Enforceability of the new Duties 

As with the existing directors’ duties under the section 228 of the Act, the new statutory duty to have regard to creditors’ interest is owed to the company and the company alone. This means that creditors will have no direct right of action against a director for a breach of his / her new statutory duty. A breach of this directors’ duty will most likely be enforced by a company acting through its liquidator. 

A director found to be in breach of his / her fiduciary duties may be liable to account to the company for any gain made directly or indirectly from the breach and / or to indemnify the company for any loss that occurred as a result of the breach. 

Introduction of Early Warning Tools

The Regulations also inserted a new section 217A into the Act which provides that a director may have regard to ‘early warning tools’ which alert directors to circumstances that could give rise a likelihood that the company will be unable to pay its debts and can identify restructuring frameworks available to the company and signal to such directors the need to act without delay.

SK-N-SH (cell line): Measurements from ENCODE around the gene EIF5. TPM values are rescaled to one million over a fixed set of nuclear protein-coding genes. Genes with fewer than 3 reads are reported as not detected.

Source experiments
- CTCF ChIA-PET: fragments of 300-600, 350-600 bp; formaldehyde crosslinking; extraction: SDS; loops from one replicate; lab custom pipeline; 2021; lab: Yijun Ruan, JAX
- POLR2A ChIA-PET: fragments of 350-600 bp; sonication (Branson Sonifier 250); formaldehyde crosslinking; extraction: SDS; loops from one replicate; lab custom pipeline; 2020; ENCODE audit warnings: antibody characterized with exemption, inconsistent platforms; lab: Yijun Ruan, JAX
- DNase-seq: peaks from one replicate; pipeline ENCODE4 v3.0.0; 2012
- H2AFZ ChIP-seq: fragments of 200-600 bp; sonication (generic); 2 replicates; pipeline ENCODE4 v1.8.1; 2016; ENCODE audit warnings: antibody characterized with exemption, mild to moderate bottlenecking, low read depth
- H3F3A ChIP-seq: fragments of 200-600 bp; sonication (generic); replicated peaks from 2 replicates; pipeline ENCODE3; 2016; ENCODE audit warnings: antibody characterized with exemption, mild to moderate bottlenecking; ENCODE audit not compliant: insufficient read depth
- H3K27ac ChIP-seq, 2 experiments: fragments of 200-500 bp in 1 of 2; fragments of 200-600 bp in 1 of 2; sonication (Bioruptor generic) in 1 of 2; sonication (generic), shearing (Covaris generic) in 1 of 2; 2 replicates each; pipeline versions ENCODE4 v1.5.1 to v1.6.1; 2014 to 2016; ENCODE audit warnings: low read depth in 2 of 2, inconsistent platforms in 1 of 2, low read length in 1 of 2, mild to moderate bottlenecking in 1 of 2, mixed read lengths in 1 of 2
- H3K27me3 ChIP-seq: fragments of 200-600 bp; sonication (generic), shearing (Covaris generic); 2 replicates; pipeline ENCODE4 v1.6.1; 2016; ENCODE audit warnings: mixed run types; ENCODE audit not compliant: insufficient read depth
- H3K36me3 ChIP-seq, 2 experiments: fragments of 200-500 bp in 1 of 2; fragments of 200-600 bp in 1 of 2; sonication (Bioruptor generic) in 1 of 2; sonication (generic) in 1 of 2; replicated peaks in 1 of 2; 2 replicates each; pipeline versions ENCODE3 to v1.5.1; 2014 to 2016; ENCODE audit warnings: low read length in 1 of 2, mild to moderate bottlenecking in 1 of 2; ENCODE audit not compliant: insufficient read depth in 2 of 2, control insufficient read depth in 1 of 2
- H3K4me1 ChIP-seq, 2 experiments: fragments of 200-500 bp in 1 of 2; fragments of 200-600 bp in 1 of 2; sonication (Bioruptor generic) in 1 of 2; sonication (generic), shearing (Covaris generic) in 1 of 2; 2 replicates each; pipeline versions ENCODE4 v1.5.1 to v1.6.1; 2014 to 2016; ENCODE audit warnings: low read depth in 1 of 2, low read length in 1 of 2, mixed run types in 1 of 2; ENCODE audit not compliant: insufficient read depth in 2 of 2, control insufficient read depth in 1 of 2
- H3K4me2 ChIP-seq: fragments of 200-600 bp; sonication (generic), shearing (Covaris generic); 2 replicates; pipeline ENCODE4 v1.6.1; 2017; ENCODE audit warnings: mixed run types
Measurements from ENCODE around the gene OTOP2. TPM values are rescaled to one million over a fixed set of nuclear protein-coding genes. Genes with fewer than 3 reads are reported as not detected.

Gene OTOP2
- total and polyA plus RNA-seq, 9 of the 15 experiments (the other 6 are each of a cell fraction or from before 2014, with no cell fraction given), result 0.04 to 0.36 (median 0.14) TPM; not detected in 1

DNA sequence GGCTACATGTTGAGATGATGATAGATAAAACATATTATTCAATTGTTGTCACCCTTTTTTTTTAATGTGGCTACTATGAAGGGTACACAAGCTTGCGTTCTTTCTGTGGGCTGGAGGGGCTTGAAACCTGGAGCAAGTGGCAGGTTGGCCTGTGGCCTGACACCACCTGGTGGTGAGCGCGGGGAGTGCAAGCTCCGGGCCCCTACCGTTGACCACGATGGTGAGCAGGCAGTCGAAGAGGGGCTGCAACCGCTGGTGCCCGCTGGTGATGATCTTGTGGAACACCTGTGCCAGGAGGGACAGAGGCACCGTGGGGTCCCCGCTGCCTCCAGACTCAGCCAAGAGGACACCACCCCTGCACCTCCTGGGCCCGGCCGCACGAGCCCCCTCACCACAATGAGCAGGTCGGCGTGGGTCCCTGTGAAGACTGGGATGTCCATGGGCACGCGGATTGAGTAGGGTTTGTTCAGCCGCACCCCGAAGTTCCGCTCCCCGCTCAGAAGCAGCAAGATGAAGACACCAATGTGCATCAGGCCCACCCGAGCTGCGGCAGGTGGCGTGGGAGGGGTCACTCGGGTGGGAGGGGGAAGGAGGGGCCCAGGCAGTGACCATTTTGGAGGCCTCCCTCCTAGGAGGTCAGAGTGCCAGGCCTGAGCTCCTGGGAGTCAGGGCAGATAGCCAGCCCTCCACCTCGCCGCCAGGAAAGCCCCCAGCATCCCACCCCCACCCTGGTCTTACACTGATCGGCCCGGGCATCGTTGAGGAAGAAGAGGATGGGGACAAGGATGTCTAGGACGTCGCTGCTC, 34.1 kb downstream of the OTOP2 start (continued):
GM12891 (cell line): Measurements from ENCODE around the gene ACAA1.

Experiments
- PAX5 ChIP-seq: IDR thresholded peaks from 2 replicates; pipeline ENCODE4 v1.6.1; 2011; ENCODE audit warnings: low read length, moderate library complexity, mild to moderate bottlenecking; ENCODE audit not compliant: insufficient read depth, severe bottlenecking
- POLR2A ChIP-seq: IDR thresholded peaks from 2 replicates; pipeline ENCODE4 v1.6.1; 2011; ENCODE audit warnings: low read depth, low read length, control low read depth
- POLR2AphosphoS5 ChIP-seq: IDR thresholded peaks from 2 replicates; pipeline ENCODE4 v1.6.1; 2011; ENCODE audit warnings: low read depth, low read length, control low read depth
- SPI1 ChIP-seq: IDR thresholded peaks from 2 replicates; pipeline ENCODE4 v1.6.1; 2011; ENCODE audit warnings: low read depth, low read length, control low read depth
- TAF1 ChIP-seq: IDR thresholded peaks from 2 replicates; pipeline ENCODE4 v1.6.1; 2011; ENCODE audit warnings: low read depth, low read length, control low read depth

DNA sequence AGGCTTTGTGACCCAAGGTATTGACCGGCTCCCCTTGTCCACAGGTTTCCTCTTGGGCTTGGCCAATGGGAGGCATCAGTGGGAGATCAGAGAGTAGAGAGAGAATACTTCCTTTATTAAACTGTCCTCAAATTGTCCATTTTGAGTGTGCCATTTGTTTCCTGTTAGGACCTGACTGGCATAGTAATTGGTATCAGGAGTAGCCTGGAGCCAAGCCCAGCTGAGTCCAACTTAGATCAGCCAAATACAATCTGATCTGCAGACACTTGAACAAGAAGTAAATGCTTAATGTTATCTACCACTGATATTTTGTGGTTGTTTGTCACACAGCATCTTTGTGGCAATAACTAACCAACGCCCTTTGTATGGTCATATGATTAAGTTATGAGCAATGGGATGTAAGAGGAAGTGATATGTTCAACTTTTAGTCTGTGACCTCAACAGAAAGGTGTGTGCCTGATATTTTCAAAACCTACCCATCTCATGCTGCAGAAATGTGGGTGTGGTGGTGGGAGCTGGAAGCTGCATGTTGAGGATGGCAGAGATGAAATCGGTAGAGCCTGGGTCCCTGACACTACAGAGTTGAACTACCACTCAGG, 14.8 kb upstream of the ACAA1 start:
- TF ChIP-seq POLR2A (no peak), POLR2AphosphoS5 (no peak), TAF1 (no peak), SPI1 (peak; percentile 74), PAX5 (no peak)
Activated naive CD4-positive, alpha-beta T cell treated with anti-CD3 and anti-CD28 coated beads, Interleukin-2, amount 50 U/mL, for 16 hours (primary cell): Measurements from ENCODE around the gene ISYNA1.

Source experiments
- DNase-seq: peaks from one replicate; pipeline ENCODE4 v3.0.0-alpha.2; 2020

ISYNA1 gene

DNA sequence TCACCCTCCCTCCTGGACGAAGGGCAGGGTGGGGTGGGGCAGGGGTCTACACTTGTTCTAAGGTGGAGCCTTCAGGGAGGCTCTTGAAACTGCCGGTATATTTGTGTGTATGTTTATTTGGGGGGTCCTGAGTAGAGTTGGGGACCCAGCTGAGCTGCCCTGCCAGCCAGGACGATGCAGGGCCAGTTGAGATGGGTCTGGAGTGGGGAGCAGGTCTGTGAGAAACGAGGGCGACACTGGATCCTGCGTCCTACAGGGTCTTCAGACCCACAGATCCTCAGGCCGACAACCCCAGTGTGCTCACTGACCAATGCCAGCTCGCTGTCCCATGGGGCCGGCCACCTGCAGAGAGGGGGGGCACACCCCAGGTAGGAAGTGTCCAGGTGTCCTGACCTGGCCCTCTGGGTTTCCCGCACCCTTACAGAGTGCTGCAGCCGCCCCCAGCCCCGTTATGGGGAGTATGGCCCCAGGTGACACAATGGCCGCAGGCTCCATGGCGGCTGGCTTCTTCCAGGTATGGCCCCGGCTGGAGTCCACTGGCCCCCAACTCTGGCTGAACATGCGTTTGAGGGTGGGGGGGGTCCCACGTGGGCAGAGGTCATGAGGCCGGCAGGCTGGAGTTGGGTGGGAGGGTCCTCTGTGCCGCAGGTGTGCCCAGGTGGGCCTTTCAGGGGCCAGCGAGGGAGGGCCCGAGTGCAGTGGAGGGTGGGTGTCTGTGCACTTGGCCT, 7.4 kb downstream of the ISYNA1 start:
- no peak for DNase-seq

However, the new section 217A does not give any indication into what these “early warning tools” involve and it should also be noted that this provision is not imperative – it merely states that directors may have regard to early warning tools without setting any consequences should a director choose not to consider such tools. 

Conclusion

These amendments to the Act provide some welcome clarity on the extent of director’s duties leading up to and during the period of insolvency and helpfully establish, on a statutory footing, that these duties are owed to the company and the company alone. 

It should be noted that that Section 224A went beyond the common law duty to have regard to the creditors’ interest and introduced two new duties: (i) to have regard to the need to take steps to avoid insolvency; and (ii) to have regard to the need to avoid deliberate or grossly negligent conduct that threatens the viability of the business of the company. It will be interesting to see how these novel duties will be interpreted by the Irish courts. 

In the meantime, company directors who are concerned about the company’s ability to pay its debts or its financial stability should be cognisant of, and seek legal advice in relation to, their new statutory duties.

Contributed by Lorna Osborne, Managing Associate, and Mairi-Claire Power, Associate.

Footnote

[1] Directive (EU) 2019/1023 of the European Parliament and of the Council of 20 June 2019 on preventive restructuring frameworks, on discharge of debt and disqualifications, and on measures to increase the efficiency of procedures concerning restructuring, insolvency and discharge of debt, and amending Directive (EU) 2017/1132

Key contact

Lorna Osborne

Lorna Osborne

Managing Associate, Corporate & Commercial
Dublin, Ireland